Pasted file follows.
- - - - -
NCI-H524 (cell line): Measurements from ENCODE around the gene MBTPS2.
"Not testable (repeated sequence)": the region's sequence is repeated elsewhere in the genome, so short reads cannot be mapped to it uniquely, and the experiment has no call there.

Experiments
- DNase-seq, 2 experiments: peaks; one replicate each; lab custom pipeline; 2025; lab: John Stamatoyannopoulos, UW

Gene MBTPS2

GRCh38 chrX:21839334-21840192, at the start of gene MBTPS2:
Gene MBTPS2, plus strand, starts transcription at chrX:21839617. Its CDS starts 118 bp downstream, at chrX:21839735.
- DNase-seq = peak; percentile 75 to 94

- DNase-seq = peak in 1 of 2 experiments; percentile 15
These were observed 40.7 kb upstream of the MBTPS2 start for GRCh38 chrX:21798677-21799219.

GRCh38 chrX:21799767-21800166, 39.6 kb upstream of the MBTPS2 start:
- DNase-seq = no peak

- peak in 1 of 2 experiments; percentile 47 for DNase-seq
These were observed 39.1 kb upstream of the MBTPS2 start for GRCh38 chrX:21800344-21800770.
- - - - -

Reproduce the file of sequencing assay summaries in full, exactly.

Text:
NCI-H524 (cell line): Measurements from ENCODE around the gene MBTPS2.
"Not testable (repeated sequence)": the region's sequence is repeated elsewhere in the genome, so short reads cannot be mapped to it uniquely, and the experiment has no call there.

Experiments
- DNase-seq, 2 experiments: peaks; one replicate each; lab custom pipeline; 2025; lab: John Stamatoyannopoulos, UW

Gene MBTPS2

GRCh38 chrX:21839334-21840192, at the start of gene MBTPS2:
Gene MBTPS2, plus strand, starts transcription at chrX:21839617. Its CDS starts 118 bp downstream, at chrX:21839735.
- DNase-seq = peak; percentile 75 to 94

- DNase-seq = peak in 1 of 2 experiments; percentile 15
These were observed 40.7 kb upstream of the MBTPS2 start for GRCh38 chrX:21798677-21799219.

GRCh38 chrX:21799767-21800166, 39.6 kb upstream of the MBTPS2 start:
- DNase-seq = no peak

- peak in 1 of 2 experiments; percentile 47 for DNase-seq
These were observed 39.1 kb upstream of the MBTPS2 start for GRCh38 chrX:21800344-21800770.